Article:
If you’re a swimming fan these days, there’s no doubt you’ve heard of Simone Manuel. She is an American sprinter who made her Olympic debut at the 2016 Olympic Games in Rio de Janeiro.

Manuel won 4 medals at the Rio Olympics, but one in particular put her in the history books. After tying for first in the women’s 100 meter freestyle, Manuel became the first African American woman to win an individual gold medal in swimming.

At the 50 meter mark, Manuel was 3rd, but she surged to the finish, touching at the same time as Canadian swimmer Penny Oleksiak.

This historic win reinforces Manuel’s position as a role model for young swimmers. She is working alongside other black swimmers to pave the way for a more inclusive and diverse sport.

7. The Oldest Swimmer to Win Individual Gold

Few athletes can expect to compete in more than one Olympic Games. US Olympian Anthony Ervin takes this to another level. He competed in 2000, 2012 and 2016!

In 2000, he tied for gold in the men’s 50 meter freestyle at just 19 years old!

Then, in 2016, he won gold in the 50 free again, becoming the oldest swimmer to win an individual gold medal at 35 years old. He’s also the first swimmer to win gold medals in the same event, 16 years apart. 

Could he keep going? We’ll have to watch and see…

8. Men’s 100 Meter Butterfly Final, Beijing 2008

Alongside the epic men’s 4×100 freestyle relay, Michael Phelps’ 100 meter butterfly is another incredible moment from the 2008 Beijing Games. This race proves that swimming really does come down to just a 100th of a second.

In an interview before the race, Serbia’s Milorad Čavić said that it would be better for the sport if Michael Phelps lost. Little did he know, that statement added fuel to the fire. 

Related: The Greatest Swimming Race of All Time

50m into the race, Phelps was in 7th place. With his usual back half speed, Michael Phelps rocketed to the finish. As he approached the wall, he had 2 choices: glide in for a floating finish and most likely place second, or risk it all and take a half-stroke.

He chose the latter, taking a half stroke managing to out touch Čavić by just 1 100th of a second to snatch his 7th gold medal of that Games, with a time of 50.58. 

One hundredth of the seconds is the slimmest of margins. You can’t get any closer than that!

9. Winning Every Swimming Event

These days, it would be unheard of for a swimmer to win gold in every event at the Games. Back in 1920? That was a different story. 

At the 1920 Games in Antwerp, Belgium, American swimmer Ethelda Bleibtrey won gold in all 3 women’s swimming events: The 100 and 300 meter freestyles and the 4×100 meter freestyle relay.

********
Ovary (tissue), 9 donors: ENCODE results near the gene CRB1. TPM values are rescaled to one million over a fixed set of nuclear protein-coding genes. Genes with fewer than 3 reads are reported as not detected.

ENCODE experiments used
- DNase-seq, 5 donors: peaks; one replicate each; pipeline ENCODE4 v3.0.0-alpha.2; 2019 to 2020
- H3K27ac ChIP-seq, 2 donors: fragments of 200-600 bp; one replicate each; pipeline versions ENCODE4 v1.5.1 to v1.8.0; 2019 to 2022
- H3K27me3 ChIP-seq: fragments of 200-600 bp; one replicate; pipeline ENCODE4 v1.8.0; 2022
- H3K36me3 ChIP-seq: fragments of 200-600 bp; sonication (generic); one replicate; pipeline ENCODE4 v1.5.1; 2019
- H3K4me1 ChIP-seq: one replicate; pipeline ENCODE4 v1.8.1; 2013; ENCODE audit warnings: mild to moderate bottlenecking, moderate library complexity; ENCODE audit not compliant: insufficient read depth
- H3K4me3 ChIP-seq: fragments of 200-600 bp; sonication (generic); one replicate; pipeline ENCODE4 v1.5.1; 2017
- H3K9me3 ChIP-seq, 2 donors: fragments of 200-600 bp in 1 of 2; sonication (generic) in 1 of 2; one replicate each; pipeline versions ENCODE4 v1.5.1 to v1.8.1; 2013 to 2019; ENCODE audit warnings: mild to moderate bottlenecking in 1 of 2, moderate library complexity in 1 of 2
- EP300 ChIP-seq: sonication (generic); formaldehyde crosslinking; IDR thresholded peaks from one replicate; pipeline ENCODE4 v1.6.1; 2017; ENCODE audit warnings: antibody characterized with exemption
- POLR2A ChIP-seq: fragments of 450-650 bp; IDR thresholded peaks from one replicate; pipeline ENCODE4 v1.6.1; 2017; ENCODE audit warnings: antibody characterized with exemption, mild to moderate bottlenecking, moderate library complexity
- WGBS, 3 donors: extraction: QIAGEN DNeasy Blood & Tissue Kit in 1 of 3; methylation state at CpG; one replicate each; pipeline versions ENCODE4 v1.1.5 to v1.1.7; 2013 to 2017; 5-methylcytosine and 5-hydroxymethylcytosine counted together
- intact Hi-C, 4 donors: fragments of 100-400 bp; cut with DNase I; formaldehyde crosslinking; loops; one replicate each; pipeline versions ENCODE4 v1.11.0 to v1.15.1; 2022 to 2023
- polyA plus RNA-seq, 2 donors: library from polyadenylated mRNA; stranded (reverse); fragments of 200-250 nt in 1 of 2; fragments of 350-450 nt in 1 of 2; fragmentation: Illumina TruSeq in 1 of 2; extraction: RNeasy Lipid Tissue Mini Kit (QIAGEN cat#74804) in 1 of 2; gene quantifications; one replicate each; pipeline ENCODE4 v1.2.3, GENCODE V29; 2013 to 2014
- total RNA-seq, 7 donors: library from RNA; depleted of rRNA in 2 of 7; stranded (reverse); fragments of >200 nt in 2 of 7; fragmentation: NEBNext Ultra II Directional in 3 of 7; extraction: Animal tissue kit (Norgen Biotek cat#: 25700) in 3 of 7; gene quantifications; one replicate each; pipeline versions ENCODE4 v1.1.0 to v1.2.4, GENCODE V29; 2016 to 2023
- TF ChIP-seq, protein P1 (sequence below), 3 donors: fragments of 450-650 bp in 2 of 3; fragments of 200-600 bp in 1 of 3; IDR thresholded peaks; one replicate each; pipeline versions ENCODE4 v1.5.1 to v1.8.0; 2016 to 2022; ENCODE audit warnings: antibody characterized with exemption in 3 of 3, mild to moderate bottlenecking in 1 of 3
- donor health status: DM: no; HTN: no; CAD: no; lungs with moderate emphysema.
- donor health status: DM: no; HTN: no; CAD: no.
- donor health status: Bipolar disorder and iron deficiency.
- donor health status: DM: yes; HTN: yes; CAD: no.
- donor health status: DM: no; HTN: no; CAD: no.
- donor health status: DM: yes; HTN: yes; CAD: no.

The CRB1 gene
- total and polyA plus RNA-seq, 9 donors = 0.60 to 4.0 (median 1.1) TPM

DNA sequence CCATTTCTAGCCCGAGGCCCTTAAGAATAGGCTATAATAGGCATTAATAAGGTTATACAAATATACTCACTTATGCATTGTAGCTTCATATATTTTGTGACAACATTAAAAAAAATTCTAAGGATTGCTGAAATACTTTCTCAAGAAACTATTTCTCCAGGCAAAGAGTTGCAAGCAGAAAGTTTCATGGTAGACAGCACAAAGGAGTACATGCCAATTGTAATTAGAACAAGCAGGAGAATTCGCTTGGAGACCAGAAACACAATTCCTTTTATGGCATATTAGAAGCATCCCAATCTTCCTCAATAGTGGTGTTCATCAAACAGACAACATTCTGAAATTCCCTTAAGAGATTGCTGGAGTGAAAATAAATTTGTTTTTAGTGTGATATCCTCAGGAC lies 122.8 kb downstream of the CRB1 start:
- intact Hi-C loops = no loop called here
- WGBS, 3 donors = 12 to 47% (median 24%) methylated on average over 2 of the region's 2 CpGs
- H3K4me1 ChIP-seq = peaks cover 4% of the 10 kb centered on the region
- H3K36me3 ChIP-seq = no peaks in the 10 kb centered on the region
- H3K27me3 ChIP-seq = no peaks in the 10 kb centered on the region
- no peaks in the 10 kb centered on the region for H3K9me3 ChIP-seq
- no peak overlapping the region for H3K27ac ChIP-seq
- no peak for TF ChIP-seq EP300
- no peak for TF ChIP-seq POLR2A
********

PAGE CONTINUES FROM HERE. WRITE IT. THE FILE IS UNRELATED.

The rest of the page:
Even better? She set world records in all 3 races, and freestyle wasn’t even her best stroke! Bleibtrey was a stellar backstroker. Who knows how she would have performed if backstroke events were available?

10. Youngest Swimmer to Win Gold

If Dara Torres is the oldest swimmer to win a medal, who is the youngest? 

Kyoko Iwasaki of Japan was 14 years and 6 days old when she won the 200 meter breaststroke at the 1992 Barcelona Games. 

She wasn’t favored to win, and didn’t overtake the event leaders until the final 50 meters. She finished in a 2:26.65, dropping a whopping 5 seconds from her entry time. Only a 14-year-old would see a best time like that!

We hope you enjoyed these incredible moments in swimming history! What races did we miss? 



  1. Personally, I thought the Men’s 4×100 free relay in the 2000 Sydney Olympics when Australian team won on the final leg against the US was a memorable one that should be mentioned. It was the first ever time that the US team lost that event.

  2. Aleksandar Jovanovic on

    Actually, in 2008 Beijin Olymics ,Cavic hit the wall the first, before Phelps, and it is later approved by the measuring equipment (touching pad) official experts. At that time Omega Timing (touching pad producer) manager explained that Cavic hit the wall the first but not strong enough. You can read more about this event here –
    So the explanation above it not fully informative.

  3. Rina van Diemen on

    Nice to see that Enith Brigitha is listed in your top 10. Recently there has been a crowdfunding action by Mo Hersi to collect money for a statue of Enith in Almere (The Netherlands).

  4. Alan William Weddell on

    What about Anthony Nesty beating Matt Biondi in the 100m Fly in Seoul in 88 (?). I think that was also the first (and possibly the last) Olympic medal that Suriname ever won, and certainly in the pool. Biondi was also expected to ‘sweep the board’.